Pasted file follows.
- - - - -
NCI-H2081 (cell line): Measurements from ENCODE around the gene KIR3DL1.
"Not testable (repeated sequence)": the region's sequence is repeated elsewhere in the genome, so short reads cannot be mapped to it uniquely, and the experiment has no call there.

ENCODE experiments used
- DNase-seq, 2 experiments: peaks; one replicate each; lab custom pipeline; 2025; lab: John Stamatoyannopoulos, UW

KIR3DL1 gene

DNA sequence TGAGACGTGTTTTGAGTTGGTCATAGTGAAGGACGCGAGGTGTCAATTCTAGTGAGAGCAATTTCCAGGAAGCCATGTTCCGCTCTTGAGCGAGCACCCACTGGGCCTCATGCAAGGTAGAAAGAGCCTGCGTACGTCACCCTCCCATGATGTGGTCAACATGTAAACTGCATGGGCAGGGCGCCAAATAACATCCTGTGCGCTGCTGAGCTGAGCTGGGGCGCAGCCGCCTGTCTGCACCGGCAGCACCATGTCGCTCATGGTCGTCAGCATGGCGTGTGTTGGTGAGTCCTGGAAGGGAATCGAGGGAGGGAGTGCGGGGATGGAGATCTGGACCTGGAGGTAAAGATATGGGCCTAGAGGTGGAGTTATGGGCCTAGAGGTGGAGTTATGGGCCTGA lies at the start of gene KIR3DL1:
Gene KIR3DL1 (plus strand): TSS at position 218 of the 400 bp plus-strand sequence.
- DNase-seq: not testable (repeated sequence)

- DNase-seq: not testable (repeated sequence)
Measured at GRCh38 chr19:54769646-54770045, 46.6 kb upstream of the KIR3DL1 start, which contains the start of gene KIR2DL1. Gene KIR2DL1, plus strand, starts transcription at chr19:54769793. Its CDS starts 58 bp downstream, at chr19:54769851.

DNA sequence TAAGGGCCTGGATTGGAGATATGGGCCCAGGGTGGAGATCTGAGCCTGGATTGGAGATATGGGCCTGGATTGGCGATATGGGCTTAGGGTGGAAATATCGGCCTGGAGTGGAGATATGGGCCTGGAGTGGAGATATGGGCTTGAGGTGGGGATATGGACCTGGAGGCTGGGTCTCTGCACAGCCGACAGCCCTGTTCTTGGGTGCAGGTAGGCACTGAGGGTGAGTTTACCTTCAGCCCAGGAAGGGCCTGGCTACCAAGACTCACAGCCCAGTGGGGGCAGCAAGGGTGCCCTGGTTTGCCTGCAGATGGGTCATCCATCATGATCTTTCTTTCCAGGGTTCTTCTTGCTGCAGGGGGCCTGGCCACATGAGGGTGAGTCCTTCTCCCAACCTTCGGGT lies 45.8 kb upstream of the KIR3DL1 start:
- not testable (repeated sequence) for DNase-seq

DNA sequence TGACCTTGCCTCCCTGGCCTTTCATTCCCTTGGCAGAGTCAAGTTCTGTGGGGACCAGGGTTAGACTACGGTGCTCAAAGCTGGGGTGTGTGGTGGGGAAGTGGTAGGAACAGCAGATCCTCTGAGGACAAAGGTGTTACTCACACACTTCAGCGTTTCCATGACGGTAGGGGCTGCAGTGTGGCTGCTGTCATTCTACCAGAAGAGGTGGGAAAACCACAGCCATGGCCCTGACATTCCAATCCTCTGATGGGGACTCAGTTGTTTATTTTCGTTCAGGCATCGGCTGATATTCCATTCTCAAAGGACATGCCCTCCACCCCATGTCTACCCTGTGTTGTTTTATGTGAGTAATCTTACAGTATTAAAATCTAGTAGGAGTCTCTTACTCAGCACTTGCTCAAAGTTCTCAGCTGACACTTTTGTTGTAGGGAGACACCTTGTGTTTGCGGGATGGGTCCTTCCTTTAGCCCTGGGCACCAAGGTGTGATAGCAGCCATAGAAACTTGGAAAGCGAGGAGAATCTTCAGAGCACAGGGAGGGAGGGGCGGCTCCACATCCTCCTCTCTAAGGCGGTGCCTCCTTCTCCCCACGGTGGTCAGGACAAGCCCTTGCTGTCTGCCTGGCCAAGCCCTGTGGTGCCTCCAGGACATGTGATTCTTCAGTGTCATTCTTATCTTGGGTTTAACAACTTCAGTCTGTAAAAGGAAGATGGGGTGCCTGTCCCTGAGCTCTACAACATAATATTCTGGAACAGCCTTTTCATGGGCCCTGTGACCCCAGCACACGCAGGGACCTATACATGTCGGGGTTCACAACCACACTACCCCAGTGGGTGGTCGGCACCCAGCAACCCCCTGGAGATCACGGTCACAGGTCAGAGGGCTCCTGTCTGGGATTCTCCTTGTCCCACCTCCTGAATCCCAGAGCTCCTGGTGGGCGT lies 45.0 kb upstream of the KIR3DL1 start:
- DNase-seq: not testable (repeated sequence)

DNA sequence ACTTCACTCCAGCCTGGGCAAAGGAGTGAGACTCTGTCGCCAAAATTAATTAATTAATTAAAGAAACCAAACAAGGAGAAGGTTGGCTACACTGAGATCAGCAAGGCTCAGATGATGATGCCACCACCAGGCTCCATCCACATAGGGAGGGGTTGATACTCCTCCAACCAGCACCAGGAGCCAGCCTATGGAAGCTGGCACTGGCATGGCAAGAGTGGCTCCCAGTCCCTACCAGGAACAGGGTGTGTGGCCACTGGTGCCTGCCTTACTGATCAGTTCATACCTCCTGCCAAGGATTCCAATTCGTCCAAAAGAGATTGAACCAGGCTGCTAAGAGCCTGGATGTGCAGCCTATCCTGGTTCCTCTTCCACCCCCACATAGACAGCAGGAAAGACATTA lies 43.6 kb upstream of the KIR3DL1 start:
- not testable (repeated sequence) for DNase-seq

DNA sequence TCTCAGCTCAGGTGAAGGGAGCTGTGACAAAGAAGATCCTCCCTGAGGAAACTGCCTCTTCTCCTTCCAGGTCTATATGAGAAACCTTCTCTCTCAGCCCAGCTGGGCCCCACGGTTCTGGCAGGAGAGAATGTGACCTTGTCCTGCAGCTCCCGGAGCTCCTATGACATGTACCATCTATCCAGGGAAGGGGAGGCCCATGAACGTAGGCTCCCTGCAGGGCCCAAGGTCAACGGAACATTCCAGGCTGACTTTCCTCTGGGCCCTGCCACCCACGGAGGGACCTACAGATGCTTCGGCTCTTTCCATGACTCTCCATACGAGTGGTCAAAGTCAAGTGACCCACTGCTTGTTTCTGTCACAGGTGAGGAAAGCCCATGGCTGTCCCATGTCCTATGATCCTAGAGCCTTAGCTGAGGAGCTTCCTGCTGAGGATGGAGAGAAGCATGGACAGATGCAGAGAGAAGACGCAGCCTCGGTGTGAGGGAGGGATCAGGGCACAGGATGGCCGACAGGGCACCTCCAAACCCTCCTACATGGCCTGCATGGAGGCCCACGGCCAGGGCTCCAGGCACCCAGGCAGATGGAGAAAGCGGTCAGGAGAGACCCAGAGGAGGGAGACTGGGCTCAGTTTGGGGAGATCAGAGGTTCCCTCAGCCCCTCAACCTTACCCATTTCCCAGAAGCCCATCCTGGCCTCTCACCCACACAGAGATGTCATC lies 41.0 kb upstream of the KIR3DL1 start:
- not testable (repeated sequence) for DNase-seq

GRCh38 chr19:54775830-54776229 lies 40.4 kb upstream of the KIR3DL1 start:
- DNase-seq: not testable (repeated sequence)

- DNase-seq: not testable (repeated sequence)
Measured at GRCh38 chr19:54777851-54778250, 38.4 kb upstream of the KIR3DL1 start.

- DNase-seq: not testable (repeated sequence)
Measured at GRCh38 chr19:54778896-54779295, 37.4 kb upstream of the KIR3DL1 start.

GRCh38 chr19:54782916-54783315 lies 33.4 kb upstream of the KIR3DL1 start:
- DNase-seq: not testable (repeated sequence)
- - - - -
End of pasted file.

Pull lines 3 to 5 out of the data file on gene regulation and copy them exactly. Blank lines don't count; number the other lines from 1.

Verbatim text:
ENCODE experiments used
- DNase-seq, 2 experiments: peaks; one replicate each; lab custom pipeline; 2025; lab: John Stamatoyannopoulos, UW

KIR3DL1 gene